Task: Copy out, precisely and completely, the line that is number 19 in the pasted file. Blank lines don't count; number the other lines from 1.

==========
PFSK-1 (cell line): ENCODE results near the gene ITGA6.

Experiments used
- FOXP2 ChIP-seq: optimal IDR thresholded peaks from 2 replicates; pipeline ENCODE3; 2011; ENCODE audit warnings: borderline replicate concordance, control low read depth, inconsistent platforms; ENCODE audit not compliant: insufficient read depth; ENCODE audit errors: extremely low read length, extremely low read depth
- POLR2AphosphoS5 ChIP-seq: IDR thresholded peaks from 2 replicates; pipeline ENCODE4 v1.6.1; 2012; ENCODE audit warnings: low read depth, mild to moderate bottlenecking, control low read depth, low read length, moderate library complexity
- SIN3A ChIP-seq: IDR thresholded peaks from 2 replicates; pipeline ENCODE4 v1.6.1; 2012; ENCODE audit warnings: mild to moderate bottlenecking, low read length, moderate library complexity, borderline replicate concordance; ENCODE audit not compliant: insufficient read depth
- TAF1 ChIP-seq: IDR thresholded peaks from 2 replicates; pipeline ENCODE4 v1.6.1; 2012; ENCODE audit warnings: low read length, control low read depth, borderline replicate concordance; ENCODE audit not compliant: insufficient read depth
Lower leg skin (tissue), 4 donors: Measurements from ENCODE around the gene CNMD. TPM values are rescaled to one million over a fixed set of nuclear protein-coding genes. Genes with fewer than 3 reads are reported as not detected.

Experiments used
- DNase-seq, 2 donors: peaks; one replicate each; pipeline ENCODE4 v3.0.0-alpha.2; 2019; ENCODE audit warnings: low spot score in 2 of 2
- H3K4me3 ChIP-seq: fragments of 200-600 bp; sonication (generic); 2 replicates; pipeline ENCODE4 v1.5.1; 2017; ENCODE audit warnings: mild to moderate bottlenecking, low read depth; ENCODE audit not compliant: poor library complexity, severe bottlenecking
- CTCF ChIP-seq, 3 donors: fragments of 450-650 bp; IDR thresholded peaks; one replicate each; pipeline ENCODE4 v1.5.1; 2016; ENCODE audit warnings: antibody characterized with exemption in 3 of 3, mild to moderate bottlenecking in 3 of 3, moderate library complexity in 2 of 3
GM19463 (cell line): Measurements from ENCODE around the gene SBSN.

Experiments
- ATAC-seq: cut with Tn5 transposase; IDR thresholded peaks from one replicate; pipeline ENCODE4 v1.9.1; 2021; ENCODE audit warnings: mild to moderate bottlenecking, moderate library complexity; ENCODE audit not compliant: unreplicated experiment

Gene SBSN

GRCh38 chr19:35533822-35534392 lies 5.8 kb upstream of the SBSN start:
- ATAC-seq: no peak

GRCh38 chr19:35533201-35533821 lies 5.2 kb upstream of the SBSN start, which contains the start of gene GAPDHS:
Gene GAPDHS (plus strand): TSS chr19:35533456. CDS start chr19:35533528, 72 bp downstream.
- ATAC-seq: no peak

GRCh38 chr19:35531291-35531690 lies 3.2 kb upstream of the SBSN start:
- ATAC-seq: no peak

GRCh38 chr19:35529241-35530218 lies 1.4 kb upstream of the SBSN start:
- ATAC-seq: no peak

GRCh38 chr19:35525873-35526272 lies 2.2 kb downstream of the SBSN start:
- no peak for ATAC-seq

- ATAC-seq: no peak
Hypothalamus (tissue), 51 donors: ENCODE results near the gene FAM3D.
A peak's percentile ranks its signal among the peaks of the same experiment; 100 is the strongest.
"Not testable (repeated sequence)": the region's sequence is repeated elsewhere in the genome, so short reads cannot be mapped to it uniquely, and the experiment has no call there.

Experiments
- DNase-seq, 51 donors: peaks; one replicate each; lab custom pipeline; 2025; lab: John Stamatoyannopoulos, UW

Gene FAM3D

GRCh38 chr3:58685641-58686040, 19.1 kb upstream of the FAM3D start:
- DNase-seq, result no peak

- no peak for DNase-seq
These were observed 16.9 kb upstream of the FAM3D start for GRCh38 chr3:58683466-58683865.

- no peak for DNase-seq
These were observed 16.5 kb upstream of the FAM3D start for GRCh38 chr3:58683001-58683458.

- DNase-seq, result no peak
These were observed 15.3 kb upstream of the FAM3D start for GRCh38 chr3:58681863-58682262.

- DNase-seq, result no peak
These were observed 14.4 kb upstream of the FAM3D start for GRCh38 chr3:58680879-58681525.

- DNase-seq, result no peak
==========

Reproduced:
Gene GAPDHS (plus strand): TSS chr19:35533456. CDS start chr19:35533528, 72 bp downstream.